Indy Japan 300

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Indy Japan 300
Twin Ring Motegi oval map.svg
IndyCar Series
Venue Twin Ring Motegi
First race 1998
First IRL race 2003
Last race 2011
Distance 304 miles (489 km)
Laps 200
Previous names Fuji 200 (1966)
Budweiser 500k (1998)
Firestone Firehawk 500k (1999–2001)
Bridgestone Potenza 500k (2002)
Indy Japan 300 (2003-2010)
Indy Japan: The Final (2011)

The Indy Japan 300 presented by Bridgestone was an Indy Racing League IndyCar Series race held at Twin Ring Motegi in Motegi, Japan. The 2008 race marked the historic first ever win for a woman driver in American open wheel racing when Danica Patrick of Andretti-Green Racing took the checkered flag.

The first American open-wheel race in Japan was held in 1966 at Fuji Speedway. Jackie Stewart won the Fuji Japan 200, which was held as an exhibition race, and no championship points were awarded. USAC did not return.

For a short period in the late 1980s and early 1990s the CART series explored the prospects of holding a race in Japan. Possible locations would be either Suzuka, Fuji, or a street course in another city. The FIA objected, citing conflicts with Formula One and other interests. In addition, rules were put into place requiring that any CART race outside of North America be held on an oval. Despite the objections, in 1991 CART made their first trip across the Pacific Ocean, and held a street race at Surfer's Paradise, Australia. The plans for a race in Japan were scrapped.

In 1994, Honda joined the CART series, and by 1996, was widely successful. Interest in holding a race in Japan resurfaced, and upon the completion of the Twin Ring Motegi oval, a race was first held in 1998 without FIA objection. The race continued as a Champ Car event through 2002. In 2003, Honda switched alliances to the Indy Racing League, and the race became an Indycar Series event. On February 9, 2011, it was announced that the series would not return to Motegi for the 2012 season.[1]

Scheduling[edit]

From 2003-2006, the race marked the final IRL race before the Indianapolis 500. The extended travel time required typically found the race held the weekend before or after Easter, leaving one or two weeks of travel and rest time until practice began at Indianapolis in early May. This situation was widely unpopular for fans, and for television, because it would leave a large gap in the schedule, and disrupt continuity leading to the series' premier event. In 2007, the race at Kansas Speedway was moved immediately after Motegi, and would serve as a more popular lead-in to the Indianapolis 500.

In 2008, following the open wheel unification, the race served as part of the unique "doubleheader" weekend with the Long Beach Grand Prix. Existing IRL-regular teams raced at Motegi, and former Champ Car teams raced at Long Beach. For 2009, in an effort to reorganize the IndyCar schedule, the race was moved to September on the Respect-for-the-Aged Day and autumnal equinox public holidays, also kept for 2010.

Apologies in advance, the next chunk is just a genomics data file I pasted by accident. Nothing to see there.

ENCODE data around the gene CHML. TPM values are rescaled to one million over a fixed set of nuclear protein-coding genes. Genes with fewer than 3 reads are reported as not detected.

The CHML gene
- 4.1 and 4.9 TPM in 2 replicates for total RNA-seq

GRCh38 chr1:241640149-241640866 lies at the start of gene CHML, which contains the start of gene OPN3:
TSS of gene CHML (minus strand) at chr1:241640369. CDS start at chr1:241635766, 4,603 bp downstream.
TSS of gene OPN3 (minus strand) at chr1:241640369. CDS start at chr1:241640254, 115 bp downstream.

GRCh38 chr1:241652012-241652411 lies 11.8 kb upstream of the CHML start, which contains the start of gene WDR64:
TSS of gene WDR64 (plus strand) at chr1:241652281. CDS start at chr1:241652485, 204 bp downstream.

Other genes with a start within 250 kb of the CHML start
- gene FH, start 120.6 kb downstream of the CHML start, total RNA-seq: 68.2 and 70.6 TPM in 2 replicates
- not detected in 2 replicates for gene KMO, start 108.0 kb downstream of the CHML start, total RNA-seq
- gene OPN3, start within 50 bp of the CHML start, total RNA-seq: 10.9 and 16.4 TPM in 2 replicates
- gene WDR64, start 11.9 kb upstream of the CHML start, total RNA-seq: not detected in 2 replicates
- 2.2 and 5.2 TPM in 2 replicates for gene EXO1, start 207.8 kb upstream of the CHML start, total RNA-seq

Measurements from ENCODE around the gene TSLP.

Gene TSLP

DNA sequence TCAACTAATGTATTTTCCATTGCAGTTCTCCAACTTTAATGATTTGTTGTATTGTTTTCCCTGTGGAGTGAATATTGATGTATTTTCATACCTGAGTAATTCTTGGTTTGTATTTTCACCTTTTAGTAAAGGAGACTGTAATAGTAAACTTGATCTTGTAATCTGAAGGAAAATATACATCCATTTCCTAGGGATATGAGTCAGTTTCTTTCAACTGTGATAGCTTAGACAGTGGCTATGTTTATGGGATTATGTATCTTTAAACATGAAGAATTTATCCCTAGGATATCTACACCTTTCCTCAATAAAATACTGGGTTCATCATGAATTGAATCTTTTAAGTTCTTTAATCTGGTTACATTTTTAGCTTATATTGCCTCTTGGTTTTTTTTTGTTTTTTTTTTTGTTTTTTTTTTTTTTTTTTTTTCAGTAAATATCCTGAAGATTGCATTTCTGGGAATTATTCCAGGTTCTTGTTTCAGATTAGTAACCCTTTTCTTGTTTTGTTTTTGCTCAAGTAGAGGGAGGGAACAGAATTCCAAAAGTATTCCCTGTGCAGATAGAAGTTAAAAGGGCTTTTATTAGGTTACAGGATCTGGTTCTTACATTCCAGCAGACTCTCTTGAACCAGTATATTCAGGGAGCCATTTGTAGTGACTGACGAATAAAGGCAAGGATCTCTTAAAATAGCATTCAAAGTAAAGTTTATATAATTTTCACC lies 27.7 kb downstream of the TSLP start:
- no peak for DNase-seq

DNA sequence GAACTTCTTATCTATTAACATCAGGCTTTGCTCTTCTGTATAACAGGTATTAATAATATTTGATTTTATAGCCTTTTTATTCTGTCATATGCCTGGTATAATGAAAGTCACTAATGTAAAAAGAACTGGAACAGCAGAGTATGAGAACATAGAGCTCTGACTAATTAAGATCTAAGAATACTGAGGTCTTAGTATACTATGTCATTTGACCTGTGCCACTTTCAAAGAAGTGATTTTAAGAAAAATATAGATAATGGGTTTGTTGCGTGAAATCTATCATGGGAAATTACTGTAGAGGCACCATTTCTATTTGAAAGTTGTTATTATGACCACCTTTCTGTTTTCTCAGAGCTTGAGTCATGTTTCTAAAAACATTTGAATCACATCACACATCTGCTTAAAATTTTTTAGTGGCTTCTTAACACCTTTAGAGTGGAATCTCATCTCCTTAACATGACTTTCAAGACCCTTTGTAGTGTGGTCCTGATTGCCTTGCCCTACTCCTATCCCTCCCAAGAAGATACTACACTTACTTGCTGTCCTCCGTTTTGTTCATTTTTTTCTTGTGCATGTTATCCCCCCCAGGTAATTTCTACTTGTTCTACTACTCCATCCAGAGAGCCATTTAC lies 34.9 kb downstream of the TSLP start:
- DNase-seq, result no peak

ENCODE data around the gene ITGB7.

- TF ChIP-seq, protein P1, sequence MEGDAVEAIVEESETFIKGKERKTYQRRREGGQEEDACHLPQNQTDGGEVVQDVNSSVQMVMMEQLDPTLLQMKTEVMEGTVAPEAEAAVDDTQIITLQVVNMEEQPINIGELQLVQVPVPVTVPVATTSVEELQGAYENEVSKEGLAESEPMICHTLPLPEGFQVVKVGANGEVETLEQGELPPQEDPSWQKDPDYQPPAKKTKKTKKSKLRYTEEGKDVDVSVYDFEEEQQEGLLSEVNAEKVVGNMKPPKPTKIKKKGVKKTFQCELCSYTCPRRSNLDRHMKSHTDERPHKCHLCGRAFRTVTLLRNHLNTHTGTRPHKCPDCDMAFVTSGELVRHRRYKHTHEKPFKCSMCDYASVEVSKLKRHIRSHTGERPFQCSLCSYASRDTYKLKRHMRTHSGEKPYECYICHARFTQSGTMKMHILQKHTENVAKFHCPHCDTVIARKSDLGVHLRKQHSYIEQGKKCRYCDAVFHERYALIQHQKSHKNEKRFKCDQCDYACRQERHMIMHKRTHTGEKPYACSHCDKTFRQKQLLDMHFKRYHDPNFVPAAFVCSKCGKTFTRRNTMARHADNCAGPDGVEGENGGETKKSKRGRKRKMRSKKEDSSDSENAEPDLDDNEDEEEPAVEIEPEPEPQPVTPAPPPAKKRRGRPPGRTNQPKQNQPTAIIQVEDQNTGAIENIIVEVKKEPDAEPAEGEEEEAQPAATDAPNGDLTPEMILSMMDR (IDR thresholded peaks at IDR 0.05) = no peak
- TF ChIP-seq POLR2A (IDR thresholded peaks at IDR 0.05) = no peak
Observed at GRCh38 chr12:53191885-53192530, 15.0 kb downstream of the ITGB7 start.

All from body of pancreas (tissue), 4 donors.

Following the 2011 earthquake and tsunami in Japan, it was announced that the 2011 event will be moved to the 2.98 mile road course (used by MotoGP) due to damage to the oval.[2] The 2011 event was the final running, a decision made before, and unrelated to, the earthquake/tsunami.

Past winners[edit]

Season Date Driver Team Chassis Engine Race Distance Race Time Average Speed
(mph)
Report
Laps Miles (km)
USAC Championship Car history (Non-championship, Fuji)
1966 October 9 United Kingdom Jackie Stewart Mecom Racing Team Lola Ford 80 216 (347.618) 2:03:59 104.525 report
CART Champ Car history
1998 March 28 Mexico Adrian Fernández Patrick Racing Reynard Ford-Cosworth 201 311.349 (501.067) 1:57:12 159.393 report
1999 April 10 Mexico Adrian Fernández Patrick Racing Reynard Ford-Cosworth 201 311.349 (501.067) 1:46:01 176.195 report
2000 May 13 United States Michael Andretti Newman/Haas Racing Lola Ford-Cosworth 201 311.349 (501.067) 1:58:52 157.154 report
2001 May 19 Sweden Kenny Bräck Team Rahal Lola Ford-Cosworth 201 311.349 (501.067) 1:44:48 178.113 report
2002 April 27 Brazil Bruno Junqueira Chip Ganassi Racing Lola Toyota 201 311.349 (501.067) 2:00:05 155.447 report
IRL IndyCar Series history
2003 April 13 United States Scott Sharp Kelley Racing Dallara Toyota 200 309.8 (498.574) 2:21:18 129.09 report
2004 April 16 United Kingdom Dan Wheldon Andretti Green Racing Dallara Honda 200 309.8 (498.574) 1:49:48 166.114 report
2005 April 30 United Kingdom Dan Wheldon Andretti Green Racing Dallara Honda 200 309.8 (498.574) 2:16:46 133.365 report
2006 April 22 Brazil Hélio Castroneves Penske Racing Dallara Honda 200 309.8 (498.574) 1:59:01 153.248 report
2007 April 21 Brazil Tony Kanaan Andretti Green Racing Dallara Honda 200 309.8 (498.574) 1:52:23 162.295 report
2008 April 20 United States Danica Patrick Andretti Green Racing Dallara Honda 200 309.8 (498.574) 1:51:03 164.258 report
2009 September 19 New Zealand Scott Dixon Chip Ganassi Racing Dallara Honda 200 309.8 (498.574) 1:51:38 163.401 report
2010 September 18 Brazil Hélio Castroneves Penske Racing Dallara Honda 200 309.8 (498.574) 2:04:04 147.008 report
2011 September 17 New Zealand Scott Dixon Chip Ganassi Racing Dallara Honda 63 187.929 (302.442) 1:56:41 96.635 report
  • Qualifying record: Dan Wheldon 201.165 mph (323.743 km/h), 2004
  • Race record: Dan Wheldon 166.114 mph (267.334 km/h), 2004
  • Note: Because of Open-Wheel Reunification in 2008, the 2008 Indy Japan 300 race was a half-field race. "Transitioning" teams at Long Beach raced for full IRL points despite using the former Champ Car codes.

See also[edit]

References[edit]

  1. ^ Lewandowski, Dave. "Sayonara, Twin Ring Motegi". IndyCar.com. Retrieved 13 February 2011. 
  2. ^ Series keeps Japan date, to run road course